Wednesday 26 October 2016

Eoin Liston: Script is written for Mayo to finally reach promised land

Published 15/09/2016 | 02:30

Aidan O’Shea Picture: Sportsfile
Aidan O’Shea Picture: Sportsfile

A lot of people seem to have blinkers on and can't see that this Mayo team have beaten Dublin before, and could've beaten them 12 months ago, so they certainly have a chance on Sunday if they can learn lessons from the past month.

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They have been to six straight semi-finals so the form is there. People will say the form isn't up to scratch this year but they were never losing in the Qualifiers or to Tipp in the semi-finals. They didn't overexert themselves.

That adrenaline to prove yourself when the back is to the wall hasn't been needed yet but it will be required in abundance at the weekend. They have a point to prove; they took a courageous stand and know they'll never get a chance like this again.

I understand why they're such big outsiders but the gap between the sides is not as big as some would have you believe. The difference could be whether Mayo have seen the error of their ways, and Kerry's, and whether action was taken to find a remedy.


Taking into account their quarter-final victory over Tyrone and the blueprint which Kerry provided to take down the Dubs, there's no doubt they have the firepower to end the All-Ireland famine stretching back to 1951.

Firstly, while Kerry put up a valiant effort, they were the masters of their own downfall by giving away free after free. Having a player of the calibre of Dean Rock, the Dubs won't turn their noses up at easy opportunities, they punish you.

Mayo must keep frees to a minimum and avoid fouls from 55 yards in. You can't afford to give away six or seven scoreable frees; it's non-negotiable, everything must be earned.

Mayo are excellent tacklers, and have spent endless hours working with Donie Buckley, but some referees interpret too much aggression and they'll have to tune in very quickly to see what Conor Lane is tolerating.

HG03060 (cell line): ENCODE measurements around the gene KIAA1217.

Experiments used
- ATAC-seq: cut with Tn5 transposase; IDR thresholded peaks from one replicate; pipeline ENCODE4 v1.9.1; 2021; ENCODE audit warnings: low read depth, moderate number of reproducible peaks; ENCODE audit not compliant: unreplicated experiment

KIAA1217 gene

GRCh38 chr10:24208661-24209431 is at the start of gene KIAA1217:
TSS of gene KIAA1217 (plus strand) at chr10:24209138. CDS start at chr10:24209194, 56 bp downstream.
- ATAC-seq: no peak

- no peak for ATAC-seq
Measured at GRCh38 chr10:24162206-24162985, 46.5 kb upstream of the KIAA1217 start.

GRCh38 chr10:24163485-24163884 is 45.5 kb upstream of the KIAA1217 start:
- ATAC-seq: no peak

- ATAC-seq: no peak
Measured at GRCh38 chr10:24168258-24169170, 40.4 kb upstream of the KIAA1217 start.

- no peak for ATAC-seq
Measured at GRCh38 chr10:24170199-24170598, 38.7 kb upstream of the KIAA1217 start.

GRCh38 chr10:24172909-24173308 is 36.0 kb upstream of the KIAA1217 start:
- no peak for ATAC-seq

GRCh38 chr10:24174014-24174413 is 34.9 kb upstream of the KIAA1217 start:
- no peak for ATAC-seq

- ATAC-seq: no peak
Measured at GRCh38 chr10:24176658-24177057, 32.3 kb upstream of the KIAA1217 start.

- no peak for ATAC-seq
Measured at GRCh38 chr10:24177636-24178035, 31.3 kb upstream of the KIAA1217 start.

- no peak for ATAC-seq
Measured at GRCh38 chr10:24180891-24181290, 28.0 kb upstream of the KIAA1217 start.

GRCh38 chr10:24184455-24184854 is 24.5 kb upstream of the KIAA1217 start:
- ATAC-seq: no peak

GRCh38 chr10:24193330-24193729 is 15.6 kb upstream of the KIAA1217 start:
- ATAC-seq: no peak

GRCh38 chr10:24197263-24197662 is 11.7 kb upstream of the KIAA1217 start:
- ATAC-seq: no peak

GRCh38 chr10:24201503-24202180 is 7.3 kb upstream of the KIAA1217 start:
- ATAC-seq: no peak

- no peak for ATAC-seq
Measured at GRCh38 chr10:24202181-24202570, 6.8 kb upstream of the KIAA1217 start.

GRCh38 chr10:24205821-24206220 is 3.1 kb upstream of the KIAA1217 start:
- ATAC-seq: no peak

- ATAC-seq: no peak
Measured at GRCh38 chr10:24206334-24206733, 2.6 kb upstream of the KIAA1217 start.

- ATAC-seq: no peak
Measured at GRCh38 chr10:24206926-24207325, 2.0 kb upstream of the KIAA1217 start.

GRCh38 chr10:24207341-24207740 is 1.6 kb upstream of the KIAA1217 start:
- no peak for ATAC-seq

Secondly, possession is nine-tenths of the law and Mayo must use it well and avoid cheap turnovers. They must show patience and wait until they find the right man in the right position to execute the score. That's exactly what the Dubs do, they always play the percentages.

One of the things that has made Mayo so dangerous is their half-backs and midfielders bombing forward; running at opposition defences is their greatest strength. They must try to pierce holes through Dublin.

We saw them plough through Donegal in their prime three years ago, scoring four goals, and the likes of Lee Keegan, Colm Boyle and Kevin McLoughlin will play a huge role with their pace and energy.

The idea of having a sweeper is that your half-backs can go in and contest the breaks from midfield, and McLoughlin's presence allows Keegan to make Diarmuid Connolly follow him, likewise for Boyle and Ciarán Kilkenny. Then, when they have possession they must back themselves.

If they're still in the game with 15 minutes to go they must then realise that Kerry's semi-final approach of sitting back and expecting to soak up pressure might work against most teams, but not against the Dubs.

Rather than inviting Dublin onto them they need to find an extra gear and play Dublin at their own game. Against Tyrone they tried to defend their lead and it nearly ended in disaster so I think the gung-ho tactic is the only way to kill off the Dubs.

Lastly, the match-ups are crucial. I expect them to replicate Kerry's man-for-man tactic and if Stephen Rochford gets his personnel right, it'll go a long way towards winning this final as I fully believe Mayo have the resources to nullify the Dubs.

At the back they'll follow the forward everywhere he goes, and even if some of those duels are backfiring, McLoughlin is there.

They certainly won't fear Dublin, they've beaten them more than most in big games and I'm giving them a right chance.

But of course, I can totally understand why this great Dublin team are warm favourites.


They're an exceptional squad led by the brilliant Jim Gavin but they haven't achieved two-in-a-row yet and after taking everything Kerry could throw at them, it'll be tough to replicate that and a similar performance is going to be needed to win.

All the pressure is on Dublin while Mayo have kept a low profile. Everything is coming to the boil at the right time.

The supporters are afraid to believe, they've been hurt so many times that they're educated in keeping down the hype and the ultimate redemption for Mayo could be just around the corner.

Their motivation levels will be through the roof after all the off-field controversy. They have every bit of ammunition needed to spur them on and the script is already written for them. They just need the biggest 70 minutes of their lives to turn it into reality.

Irish Independent

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